It would also more likely silence the already downright unpleasant vitriol coming from those with the loudest voices and threats of violence and civil unrest. I know we shouldn't bow down to those threatening that sort of thing but this country has seen enough hate language and threats from the first referendum when we really showed the world the negative side of being British and I'm not keen to see that repeated at an even worse level. Already the term 'traitor' is being bandied about by some MP's, really? :(

It was that very vocal minority that originally scared Cameron into promising the referendum in the first place. Most people would have quite happily gone on with the status quo without a second thought.
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Re: EU. In or out?

Post by dubber68 » Fri Apr 05, 2019 2:30 pm

What worries me the most is that a large number of small business owners we talk to share much the same story as ours. I fear we are the first of many in our local area rather than an isolated case. I have never hoped to be wrong as much as I currently do over this situation but I fear the worst. The point of no return is close if not gone already for many who are hanging on through a sense of not wanting to lose everything they have built up.
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Re: EU. In or out?

Post by Richard Simpson Mark II » Fri Apr 05, 2019 2:40 pm

It's a shame that so many of the trade associations squealing so hard now (FTA, RHA NFU etc) were neutral on the matter when it counted. They didn't want to upset some of their 'empty vessels' who were shouting off about how we needed to 'get rid of Brussels' etc without realising that their businesses were supported by massive financial and logistical webs that were anchored in the EU.

It's a matter of fact that all that 'EU red tape' that was 'holding us back' was converted into UK law by Parliament after the referendum, with not a peep of protest from any Brexiteer.

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Re: EU. In or out?

Post by DavidS » Fri Apr 05, 2019 3:02 pm

From what I recall, the ‘politicians promise’ was that was the only way do it quickly enough and that each element would be assessed and kept or removed as appropriate after we had left.

Ok, there wasn’t much trust then but it was a reasonable argument.
What we know now is the politicians have lost pretty much all trust so who knows.....

Don’t forget all this stuff was pretty much rubber stamped by all main parties at the time, before they became too keen on self interest, not on the future of the country.
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Re: EU. In or out?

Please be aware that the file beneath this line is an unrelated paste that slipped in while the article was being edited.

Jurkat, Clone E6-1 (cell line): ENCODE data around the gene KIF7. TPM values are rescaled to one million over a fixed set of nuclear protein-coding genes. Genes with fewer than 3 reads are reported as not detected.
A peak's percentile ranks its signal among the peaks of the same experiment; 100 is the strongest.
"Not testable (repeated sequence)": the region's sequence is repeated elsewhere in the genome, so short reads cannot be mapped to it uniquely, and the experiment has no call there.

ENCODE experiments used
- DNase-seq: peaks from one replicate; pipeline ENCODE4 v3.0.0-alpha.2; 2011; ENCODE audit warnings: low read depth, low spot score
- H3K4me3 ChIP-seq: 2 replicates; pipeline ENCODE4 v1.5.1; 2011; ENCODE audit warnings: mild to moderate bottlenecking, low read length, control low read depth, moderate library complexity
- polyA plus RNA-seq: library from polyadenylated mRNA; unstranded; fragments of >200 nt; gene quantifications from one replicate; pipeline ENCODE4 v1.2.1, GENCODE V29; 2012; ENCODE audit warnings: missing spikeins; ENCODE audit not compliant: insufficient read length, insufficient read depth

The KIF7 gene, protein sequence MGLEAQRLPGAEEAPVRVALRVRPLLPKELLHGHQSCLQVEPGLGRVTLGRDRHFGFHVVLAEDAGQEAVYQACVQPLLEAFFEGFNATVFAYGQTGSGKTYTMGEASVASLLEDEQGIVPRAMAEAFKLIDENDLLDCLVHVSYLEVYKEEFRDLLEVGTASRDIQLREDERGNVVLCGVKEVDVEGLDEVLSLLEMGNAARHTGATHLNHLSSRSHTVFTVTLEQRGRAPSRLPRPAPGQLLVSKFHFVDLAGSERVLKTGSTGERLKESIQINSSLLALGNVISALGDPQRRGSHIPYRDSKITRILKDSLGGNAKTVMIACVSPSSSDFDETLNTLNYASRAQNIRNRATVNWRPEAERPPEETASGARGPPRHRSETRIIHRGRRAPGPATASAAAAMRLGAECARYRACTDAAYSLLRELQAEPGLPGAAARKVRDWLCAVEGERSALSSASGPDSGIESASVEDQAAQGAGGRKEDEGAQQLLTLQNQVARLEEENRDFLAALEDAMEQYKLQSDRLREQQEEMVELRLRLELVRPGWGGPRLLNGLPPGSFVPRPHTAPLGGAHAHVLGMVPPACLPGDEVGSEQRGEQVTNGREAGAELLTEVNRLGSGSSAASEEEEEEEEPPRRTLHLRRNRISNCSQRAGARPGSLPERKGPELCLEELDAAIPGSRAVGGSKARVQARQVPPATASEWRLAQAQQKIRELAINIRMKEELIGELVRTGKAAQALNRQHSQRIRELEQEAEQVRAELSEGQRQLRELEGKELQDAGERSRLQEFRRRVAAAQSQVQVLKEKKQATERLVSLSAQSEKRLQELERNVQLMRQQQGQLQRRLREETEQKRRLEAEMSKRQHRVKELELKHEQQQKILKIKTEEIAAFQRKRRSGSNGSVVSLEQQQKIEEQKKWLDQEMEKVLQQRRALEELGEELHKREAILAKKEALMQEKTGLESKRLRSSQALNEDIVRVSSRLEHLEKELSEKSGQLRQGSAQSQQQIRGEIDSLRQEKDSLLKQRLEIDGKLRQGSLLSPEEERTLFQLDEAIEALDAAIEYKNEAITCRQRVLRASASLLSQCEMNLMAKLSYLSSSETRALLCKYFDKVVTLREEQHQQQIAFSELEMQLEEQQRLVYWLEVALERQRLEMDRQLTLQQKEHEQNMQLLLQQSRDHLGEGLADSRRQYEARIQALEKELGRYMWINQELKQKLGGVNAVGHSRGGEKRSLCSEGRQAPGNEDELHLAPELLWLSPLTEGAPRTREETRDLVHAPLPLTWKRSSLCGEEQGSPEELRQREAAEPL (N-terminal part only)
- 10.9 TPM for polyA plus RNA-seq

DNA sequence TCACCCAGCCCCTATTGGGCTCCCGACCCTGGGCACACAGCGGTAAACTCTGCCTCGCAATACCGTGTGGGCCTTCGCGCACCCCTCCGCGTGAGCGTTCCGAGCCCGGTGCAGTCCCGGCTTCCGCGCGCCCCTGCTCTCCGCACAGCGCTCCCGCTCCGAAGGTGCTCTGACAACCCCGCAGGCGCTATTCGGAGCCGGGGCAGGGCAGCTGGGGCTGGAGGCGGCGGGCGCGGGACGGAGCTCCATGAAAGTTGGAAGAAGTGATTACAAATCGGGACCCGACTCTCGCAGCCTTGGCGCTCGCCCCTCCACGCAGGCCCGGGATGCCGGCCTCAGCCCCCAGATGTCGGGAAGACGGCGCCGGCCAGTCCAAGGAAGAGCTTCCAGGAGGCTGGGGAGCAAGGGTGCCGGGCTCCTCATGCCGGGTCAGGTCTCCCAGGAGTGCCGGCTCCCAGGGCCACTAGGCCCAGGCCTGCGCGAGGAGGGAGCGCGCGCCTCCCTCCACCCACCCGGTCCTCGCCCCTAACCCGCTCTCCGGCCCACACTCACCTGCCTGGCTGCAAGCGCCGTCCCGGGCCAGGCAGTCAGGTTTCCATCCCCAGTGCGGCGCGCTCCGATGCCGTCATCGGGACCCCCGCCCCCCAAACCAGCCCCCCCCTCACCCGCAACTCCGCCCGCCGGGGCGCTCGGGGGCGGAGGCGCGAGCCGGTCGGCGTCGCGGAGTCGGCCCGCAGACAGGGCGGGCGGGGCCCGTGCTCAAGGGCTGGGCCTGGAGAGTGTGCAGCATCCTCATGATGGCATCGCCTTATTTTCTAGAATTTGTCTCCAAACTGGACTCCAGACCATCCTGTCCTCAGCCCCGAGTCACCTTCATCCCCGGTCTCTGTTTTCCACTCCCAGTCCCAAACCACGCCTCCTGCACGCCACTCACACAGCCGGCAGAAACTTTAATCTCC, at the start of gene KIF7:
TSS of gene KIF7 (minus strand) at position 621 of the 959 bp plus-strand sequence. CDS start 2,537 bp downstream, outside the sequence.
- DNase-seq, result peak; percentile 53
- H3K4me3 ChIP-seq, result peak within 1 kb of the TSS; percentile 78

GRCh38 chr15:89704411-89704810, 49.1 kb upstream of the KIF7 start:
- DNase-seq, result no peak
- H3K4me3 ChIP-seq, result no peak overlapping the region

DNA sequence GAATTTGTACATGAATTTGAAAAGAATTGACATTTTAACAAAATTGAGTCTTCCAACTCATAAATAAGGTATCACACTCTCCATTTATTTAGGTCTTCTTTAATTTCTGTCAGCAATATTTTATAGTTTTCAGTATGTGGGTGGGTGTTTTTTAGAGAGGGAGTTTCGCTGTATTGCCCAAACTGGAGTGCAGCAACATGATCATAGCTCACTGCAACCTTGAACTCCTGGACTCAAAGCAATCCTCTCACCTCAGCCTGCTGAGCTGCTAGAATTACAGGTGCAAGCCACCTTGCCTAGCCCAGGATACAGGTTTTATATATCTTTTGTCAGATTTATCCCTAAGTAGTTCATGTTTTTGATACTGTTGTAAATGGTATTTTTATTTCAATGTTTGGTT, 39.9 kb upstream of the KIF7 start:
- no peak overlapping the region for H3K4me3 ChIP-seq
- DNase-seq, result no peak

Post by HedgeHopper » Fri Apr 05, 2019 4:59 pm

I think the technical term is 'shafted' david.
Not that's it any surprise after all the government has been aided by the lies and propoganda of a very vocal minority who couldnt take not getting their own way

Not all remainers behaved disgracefully of course, but to those that did and aided the overturning of the most democratic event in our lifetimes, I say...fuck you, fuck you all

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Re: EU. In or out?

Post by AlanHolt » Fri Apr 05, 2019 7:03 pm

I've yet to hear of a reason to leave that can't be debunked. So that means people still want to leave......well just because they want to. Fine, you want to be part of the revolution, but at least make the revolution one that benefits the country and it's people, not just some hair-brained idea that has little credibility.
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Re: EU. In or out?

Post by DavidS » Fri Apr 05, 2019 7:32 pm

I can’t find a yawning emoji.

When you bu****ed off and walked out of this country, did you have any idea of what would happen in your future?
Nor does anyone who sets up their own business by leaving the soft and squidgy comfort of the firm they worked for.
I set up my own architectural practice in 1986 on a verbal promise from a client that could easily been withdrawn at any time but, in the end, it all worked out well and I never had a day without work until I retired nearly two years ago. But I had left a perfectly good and interesting job to take a punt on independence. As it happened, they virtually folded about 4 years later. An analogy for where the EU is heading perhaps?

Some things just have to be done. I have said repeatedly that there is a big world out there so why not be a bigger part of it?

I also resent being lectured by permanent ex-pats.
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Re: EU. In or out?

Post by OB1 » Fri Apr 05, 2019 7:39 pm

DavidS wrote:
Fri Apr 05, 2019 7:32 pm
I also resent being lectured by permanent ex-pats.

I'm not an ex-pat... unless you count moving from Lincolnshire to Suffolk?

Would the company be that I work for in the position it is now if the vote had been for remain or there had been no vote at all? No, it wouldn't: it was expanding and taking on new staff regularly.

The situation that we are in is the fault of those who campaigned to leave and those who voted to leave.